Skip to main content

Words Maria Giorgia Lenzi

Photography Denise Felkin


Sponsored by MPB

Dad's Not the Word

I interviewed photographer Denise Felkin on her project Dad’s Not the Word, following on from her previous series Mum’s Not the Word. Discussing her body of work, we explored what it means to be childfree and childless today, the challenges and prejudices involved, the gender differences, and the environmental reasons behind this choice.

I was wondering if you could share your reasons behind the projects and how the idea of exploring the theme of childless and childfree women and men became an interest for you?

I believe that photography and our ways of seeing contribute to our ways of thinking, doing and caring. Population growth and the impact on the environment, sustainability and well-being of future generations greatly interests me, and my photography centres around humanitarian stories that promote compassion, equality, diversity and inclusion.

I am childfree and currently exploring the theme of childless and childfree women and men. As the youngest of four sisters born into what became a single-parent family, I observed my widowed mother raising us on her own and realised from a very early age that I did not want to experience the life of a parent when I grew up. When I was 19 I spoke to my mother about this for the first time and she dismissed it, telling me I would feel differently when I was older; I never did.

While I was studying my Masters in Photojournalism, I realised that several of the participants from my photo stories on homelessness and mental health were connected because they shared the state of childlessness as a position of choice. Around the same time, The Guardian published articles on childfree celebrities Tracey Emin and Helen Mirren talking openly about not being mothers. I was very interested in what they had to say because I felt the same way yet had never come across people publicly speaking out about not wanting to raise a family in such a confirming way. I began Mum’s Not the Word two years later when I was peri-menopausal and childbearing was no longer an option.

In your projects you photographed different genders with the same concept in mind. Was that challenging for you in any way or have you found any differences in the process?

The challenging aspect with both groups was finding people to photograph. I make projects where everybody has an opinion, but to find female, male and non-binary people and to get them to agree to be photographed nude is my biggest obstacle. Some people wanted me to change my concept and be clothed, but that is not my visual perspective.

When I photograph men without children there is a visual difference beyond them lying in the foetal position in the opposite direction to that which the women lay. In the images I have created so far, the duvet covers that the men lie on are harsher in design and the men do not carry the softness of the skin that the women do. Having photographed 50 women including myself, I find it is much easier to photograph a man because they are less self-conscious. With women I’d allow two hours whereas with the men it is usually over in less than half an hour.

The process of finding participants is a bit like dating – a few men have expressed an interest and then ghosted me. Men and women are pretty much the same in terms of keeping appointments and they are often equally nervous about being photographed in the nude. I shoot from my studio in Brighton. Some people have travelled from around the UK to be part of my series. I found a connection as soon as I met most of the participants because we had something huge in common. I was offering a safe space for them to be represented in a society that ignores and stigmatises them. One female got up after the shoot and said that she felt empowered.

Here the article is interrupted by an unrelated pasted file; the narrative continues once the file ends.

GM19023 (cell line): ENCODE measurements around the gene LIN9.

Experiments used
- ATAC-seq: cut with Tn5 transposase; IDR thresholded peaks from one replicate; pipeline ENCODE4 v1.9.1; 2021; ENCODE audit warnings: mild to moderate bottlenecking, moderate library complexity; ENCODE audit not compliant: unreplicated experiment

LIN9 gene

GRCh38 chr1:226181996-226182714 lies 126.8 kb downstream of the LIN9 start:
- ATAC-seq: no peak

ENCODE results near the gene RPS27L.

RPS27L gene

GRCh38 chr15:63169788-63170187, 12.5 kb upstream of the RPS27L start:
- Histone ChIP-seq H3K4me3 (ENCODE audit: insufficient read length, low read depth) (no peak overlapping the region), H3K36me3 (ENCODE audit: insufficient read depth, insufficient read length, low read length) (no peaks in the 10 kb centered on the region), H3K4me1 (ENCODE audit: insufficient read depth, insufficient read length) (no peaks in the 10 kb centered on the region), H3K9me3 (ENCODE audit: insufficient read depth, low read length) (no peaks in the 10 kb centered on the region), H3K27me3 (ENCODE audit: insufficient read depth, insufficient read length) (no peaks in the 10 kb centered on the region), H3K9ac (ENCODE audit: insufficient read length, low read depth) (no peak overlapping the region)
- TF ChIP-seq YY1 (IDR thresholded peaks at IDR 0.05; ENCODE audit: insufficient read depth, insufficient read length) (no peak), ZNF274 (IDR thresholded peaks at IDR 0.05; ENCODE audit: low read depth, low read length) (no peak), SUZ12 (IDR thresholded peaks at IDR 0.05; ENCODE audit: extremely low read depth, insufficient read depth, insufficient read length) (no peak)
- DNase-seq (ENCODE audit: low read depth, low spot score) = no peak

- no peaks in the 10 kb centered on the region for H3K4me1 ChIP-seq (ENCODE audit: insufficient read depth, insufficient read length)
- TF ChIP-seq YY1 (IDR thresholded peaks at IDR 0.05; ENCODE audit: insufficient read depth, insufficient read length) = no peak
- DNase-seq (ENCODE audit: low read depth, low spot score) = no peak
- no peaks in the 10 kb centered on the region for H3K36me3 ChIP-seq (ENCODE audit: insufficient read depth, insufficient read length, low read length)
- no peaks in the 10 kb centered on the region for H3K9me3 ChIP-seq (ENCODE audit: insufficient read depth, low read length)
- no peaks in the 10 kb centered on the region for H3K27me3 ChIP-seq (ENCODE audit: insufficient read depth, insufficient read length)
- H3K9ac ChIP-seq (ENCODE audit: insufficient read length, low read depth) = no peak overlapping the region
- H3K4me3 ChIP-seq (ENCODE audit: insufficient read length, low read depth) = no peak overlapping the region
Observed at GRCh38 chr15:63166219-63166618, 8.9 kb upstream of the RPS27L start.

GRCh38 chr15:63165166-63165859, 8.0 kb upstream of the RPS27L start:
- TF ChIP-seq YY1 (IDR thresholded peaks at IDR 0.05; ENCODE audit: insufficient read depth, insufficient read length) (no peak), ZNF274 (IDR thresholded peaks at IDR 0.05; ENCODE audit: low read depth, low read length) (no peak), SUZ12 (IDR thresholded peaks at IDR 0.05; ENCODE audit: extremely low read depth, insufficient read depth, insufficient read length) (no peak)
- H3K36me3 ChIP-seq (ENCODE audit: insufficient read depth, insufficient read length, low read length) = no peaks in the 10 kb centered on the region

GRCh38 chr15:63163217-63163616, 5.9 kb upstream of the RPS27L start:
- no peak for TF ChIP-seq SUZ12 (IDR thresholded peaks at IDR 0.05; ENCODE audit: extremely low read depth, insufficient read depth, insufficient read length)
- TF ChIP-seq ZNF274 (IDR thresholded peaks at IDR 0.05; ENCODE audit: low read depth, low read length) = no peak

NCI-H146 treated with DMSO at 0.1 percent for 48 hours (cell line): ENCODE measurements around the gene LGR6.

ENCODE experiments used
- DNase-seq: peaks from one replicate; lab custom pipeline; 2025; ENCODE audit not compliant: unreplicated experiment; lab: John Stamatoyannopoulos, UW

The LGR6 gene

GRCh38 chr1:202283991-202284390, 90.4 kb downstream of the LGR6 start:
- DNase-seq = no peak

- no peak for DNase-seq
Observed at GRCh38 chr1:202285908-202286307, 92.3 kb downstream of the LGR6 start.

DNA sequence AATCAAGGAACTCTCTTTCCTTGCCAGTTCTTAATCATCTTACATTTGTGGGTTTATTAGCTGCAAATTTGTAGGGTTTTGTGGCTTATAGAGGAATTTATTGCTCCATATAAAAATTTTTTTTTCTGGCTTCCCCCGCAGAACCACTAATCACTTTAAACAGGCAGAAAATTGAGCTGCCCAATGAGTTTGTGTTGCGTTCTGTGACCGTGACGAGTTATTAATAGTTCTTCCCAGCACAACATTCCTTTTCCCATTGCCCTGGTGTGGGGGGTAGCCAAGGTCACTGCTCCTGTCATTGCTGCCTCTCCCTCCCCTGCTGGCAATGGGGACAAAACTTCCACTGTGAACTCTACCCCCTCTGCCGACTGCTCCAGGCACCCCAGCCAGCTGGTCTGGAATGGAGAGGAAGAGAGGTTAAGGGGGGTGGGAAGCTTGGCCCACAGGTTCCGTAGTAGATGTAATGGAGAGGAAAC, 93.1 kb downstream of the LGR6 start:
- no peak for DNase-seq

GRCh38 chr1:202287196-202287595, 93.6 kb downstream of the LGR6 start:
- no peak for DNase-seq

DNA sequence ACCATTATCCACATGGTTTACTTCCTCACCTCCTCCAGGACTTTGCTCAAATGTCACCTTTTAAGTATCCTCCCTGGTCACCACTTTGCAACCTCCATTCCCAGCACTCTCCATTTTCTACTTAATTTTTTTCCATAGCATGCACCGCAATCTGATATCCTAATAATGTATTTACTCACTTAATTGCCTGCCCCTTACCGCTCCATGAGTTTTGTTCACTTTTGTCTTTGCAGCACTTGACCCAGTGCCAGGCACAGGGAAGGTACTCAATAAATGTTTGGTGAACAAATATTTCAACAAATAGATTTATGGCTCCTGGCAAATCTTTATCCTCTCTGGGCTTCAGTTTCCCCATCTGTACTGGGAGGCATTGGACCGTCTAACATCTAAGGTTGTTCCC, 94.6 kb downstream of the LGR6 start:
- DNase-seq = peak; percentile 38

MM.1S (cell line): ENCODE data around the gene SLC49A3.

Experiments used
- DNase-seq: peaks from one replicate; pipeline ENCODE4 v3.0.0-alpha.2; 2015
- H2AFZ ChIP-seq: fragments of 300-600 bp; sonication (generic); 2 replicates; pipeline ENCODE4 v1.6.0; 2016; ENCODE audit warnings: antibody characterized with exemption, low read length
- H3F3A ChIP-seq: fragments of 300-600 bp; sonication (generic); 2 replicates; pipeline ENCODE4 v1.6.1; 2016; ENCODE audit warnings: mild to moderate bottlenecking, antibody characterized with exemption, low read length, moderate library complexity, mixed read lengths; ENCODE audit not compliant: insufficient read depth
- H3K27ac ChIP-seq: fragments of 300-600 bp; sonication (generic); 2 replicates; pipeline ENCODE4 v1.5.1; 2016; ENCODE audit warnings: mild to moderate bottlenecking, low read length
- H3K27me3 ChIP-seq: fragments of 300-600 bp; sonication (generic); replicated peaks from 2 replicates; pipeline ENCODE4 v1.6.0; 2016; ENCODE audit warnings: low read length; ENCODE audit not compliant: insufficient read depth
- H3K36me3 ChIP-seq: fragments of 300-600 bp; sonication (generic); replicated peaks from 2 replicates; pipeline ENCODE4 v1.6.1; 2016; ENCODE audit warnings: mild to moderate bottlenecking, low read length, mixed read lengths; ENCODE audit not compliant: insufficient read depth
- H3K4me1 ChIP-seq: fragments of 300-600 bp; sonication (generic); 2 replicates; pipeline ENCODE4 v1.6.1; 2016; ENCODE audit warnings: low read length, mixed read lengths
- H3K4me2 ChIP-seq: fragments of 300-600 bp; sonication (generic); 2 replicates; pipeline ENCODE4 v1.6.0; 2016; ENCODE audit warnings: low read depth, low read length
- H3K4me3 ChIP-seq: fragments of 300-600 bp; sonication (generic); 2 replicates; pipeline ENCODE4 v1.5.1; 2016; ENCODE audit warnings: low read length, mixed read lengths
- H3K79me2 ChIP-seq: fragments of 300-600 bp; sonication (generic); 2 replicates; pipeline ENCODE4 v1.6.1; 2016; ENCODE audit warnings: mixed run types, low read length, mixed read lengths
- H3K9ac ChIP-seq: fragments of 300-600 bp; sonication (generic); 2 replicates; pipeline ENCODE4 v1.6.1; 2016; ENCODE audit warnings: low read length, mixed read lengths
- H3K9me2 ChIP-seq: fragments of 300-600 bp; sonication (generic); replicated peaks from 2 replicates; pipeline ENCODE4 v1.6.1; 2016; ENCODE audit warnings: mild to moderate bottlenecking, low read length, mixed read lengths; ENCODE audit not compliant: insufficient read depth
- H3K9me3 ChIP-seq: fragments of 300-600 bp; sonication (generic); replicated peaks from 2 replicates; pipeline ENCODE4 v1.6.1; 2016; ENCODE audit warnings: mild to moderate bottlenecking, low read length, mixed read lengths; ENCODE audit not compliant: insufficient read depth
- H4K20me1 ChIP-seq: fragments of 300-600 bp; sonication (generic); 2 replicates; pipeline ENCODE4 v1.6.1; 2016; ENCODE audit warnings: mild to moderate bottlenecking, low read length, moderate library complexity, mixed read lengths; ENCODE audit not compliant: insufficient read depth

Mum's Not The Word ©Denise Felkin

Society seems to perceive and treat motherhood and fatherhood differently. To not be a mother can implicate taboos related to fertility and questions on the role of women; it seems that childless and childfree women undergo social prejudice whereas most of the men in your project claim they don’t experience any – and one even added ‘quite the opposite’. What do you think about this?

There are different categories of women without children. The childless woman who wants children, the childfree people who choose not to have children, and the childless by circumstance – those that have been in situations out of their control. For example, people might not have met the right partner, their partner may be infertile, they might have been in an abusive relationship or the decision may be affected by health or disability. The list is endless. With men it is the same; they want, don’t want or can’t have children.

However, men can have children at a much later age and they do not always get to decide on whether they have a child. They could also have a child unknown to themselves or their partner. A man can more easily step away from a child’s life than a woman and he can’t procreate without the involvement of a woman or a surrogate. A man does not receive the same prejudice towards his childless, childfree status in the family, socially or in workplace. It is acceptable to be a bachelor but looked down on to be spinster. A man is not ‘left on the shelf’. Most of the men I spoke with said if they fathered a child, they would be happy or accepting.